When I look at what deep neural networks do

When I look at what deep neural networks do what I see at each layer is a linear mapping followed by a pull to one of the attractor states. That gives decision regions based on the boundaries between the attractor states. Also it seems to me there are problems with lots of unwanted boundaries that are hard to get rid of.
Associative memory alone cannot replace what deep networks do in terms of conditional decision regions. Where if a vector is in one decision region in a given layer it will lead to a conditional choice between some attractor states in the next layer.
It could be though that if you gave associative memory a helping hand it could find conditional decision regions robustly and efficiently. That would be very shocking for the deep learning community. One tool to do that might be to have agreeing associative memories. If two (or more) memory systems agree and are wrong then do something. If two memory systems agree and are right then do something else. If two memory systems disagree then do something else again. It should be possible to create conditional decision structures based on that.

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I suppose then with an 'agreeing" associative memory you can split its responses into known, (both equal but) wrong and unknown. For wrong responses you create an additional memory system to learn a conditional alternative. You know to use the conditional rather than the original because it agrees too (self signaling.)
For unknown you start again with a new unconditional associative memory to learn less common things than the first.

You could end up with a forest of rooted trees.
Such matters have a lot to do with self organizing maps (SOM.)
Work has been done before with SOM, but not so much on associative memory based SOM. Mainly because notions about extreme learning machines weren’t current at that time and only poor quality Hopfield AM was available.
It’s time to revisit these things and have a look at the literature.

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This might interest you:

This made me think about the works of William H. Calvin. He did some pioneering work on a hexagonal organization of neural information and described some of the exact situations you describe. If you note the similarity to the current work on grids his work becomes very relevant to the current discussion.

COMPRESSING THE CEREBRAL CODE - William H. Calvin
http://williamcalvin.com/socns94.html
http://williamcalvin.com/bk9/bk9ch6.htm
The entire book:
http://williamcalvin.com/bk9/

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Thanks for the links. If deep neural networks are all about compounded decision regions (defined by basins of attraction) and that is all, then there might be more efficient ways of doing things.

The next project I am trying is to let evolution very directly specify the decision regions, their size and location and then combine that with what I call if-except if decision trees.

I tried those special decision trees on text before and the results were quite impressive, with semi-readable text via prediction as output, always with correct spelling and a limited amount of sentence structure. However higher order reasoning about grammar etc was not possible because there was no search mechanism to identify and link together concepts. Evolvable decision regions should allow that to happen, but might not be terrible efficient. Anyway I’ll try.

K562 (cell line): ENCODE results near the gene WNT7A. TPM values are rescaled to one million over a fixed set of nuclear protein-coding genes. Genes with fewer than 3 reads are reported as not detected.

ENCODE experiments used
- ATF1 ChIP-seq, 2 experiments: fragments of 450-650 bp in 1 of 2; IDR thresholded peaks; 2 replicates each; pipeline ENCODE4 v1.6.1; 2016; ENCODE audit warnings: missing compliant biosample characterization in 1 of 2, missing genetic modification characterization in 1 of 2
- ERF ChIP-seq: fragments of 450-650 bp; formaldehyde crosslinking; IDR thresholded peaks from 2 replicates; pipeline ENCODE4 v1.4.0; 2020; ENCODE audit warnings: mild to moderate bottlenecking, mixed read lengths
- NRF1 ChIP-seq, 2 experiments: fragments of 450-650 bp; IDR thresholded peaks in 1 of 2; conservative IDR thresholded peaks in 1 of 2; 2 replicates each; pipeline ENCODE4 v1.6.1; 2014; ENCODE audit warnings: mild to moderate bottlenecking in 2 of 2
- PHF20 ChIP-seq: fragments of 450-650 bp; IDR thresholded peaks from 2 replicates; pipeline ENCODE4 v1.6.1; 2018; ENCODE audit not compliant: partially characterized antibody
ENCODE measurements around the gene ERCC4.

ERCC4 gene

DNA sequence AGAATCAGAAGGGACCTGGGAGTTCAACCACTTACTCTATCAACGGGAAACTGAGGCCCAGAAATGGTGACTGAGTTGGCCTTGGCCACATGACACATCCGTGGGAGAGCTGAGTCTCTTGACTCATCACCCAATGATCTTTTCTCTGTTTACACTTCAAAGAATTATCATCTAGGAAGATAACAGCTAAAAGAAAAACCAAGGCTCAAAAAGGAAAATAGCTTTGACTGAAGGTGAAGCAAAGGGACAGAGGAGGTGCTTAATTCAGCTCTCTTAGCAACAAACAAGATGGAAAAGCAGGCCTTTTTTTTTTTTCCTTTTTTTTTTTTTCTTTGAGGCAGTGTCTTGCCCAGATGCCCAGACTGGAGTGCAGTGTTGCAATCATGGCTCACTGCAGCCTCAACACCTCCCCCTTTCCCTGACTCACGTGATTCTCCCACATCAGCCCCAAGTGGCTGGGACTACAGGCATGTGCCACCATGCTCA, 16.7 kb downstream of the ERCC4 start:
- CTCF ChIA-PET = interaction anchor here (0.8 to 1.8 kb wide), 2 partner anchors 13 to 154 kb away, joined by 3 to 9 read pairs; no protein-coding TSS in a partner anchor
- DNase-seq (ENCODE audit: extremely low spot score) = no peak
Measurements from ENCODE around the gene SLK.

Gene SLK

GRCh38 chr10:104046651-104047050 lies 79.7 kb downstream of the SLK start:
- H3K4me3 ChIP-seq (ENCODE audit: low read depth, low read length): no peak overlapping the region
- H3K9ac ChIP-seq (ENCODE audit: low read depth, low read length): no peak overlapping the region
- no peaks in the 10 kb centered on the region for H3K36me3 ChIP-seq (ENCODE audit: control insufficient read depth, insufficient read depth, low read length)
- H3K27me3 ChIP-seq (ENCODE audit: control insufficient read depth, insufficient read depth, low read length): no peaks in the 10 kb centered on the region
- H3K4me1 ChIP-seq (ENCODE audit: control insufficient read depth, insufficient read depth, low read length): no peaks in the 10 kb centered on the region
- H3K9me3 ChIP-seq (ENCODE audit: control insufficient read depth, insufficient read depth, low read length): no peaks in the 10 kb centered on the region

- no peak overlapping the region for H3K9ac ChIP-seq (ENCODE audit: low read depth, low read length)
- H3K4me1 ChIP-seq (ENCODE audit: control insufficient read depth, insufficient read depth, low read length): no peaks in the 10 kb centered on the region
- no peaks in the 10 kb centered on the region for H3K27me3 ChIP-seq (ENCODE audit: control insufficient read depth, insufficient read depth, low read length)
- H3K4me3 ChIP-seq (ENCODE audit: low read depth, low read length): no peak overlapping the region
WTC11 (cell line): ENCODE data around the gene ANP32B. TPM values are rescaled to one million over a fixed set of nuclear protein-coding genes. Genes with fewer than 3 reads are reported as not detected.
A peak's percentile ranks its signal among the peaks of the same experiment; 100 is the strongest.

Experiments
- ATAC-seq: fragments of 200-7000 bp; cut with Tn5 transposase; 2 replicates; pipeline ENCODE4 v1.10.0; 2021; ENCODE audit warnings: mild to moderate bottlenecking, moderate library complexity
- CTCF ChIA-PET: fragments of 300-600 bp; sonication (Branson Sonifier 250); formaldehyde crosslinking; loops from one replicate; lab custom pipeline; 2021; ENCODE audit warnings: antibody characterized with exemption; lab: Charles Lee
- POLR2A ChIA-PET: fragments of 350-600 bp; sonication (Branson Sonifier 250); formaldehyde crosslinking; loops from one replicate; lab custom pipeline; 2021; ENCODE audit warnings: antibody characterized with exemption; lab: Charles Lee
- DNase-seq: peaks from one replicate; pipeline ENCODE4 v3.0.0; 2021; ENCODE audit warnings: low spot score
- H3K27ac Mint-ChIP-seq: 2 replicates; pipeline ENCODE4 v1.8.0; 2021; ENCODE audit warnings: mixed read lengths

I split this from another topic and I don’t know what to title the thread, so I just used @Sean_O_Connor’s firs sentence. Anyone may suggest a better title (or edit the title if you have permission).

I always wonder what it is that people expect to happen with word generative networks without some “concept anchors” to drive the sentence construction.

Learning pairs of words leads to autocorrect at best.

There is a type of neural defect called fluent aphasia where the poor victim spouts off streams of gibberish that “sounds” like real speech. The grammar sub-system is working but it has nothing to work with.

Now if you could create a chatbot using this general approach:
Use Parsey Mcparseface to pick out the elements of speech, post the found words into a “blackboard” and look for keywords.

Make a list of concepts structures to manipulate these elements into a semi-intelligent sounding conversation. Access to these structures would be based on the old frames concept; combined with some power data mining to build your frames.

There would have to be some overarching goals to select and combine access to the frame structure.
Add some grammar constructions primed with the output of this frame parsing and it might be a fun toy.

Furby 3.0… (or 4.0? I forget how many variations there have been)

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Might end up being an expensive toy.

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This chip will probably be less than $5.
http://www.tomshardware.com/news/rockchip-rk3399pro-ai-chip,36270.html

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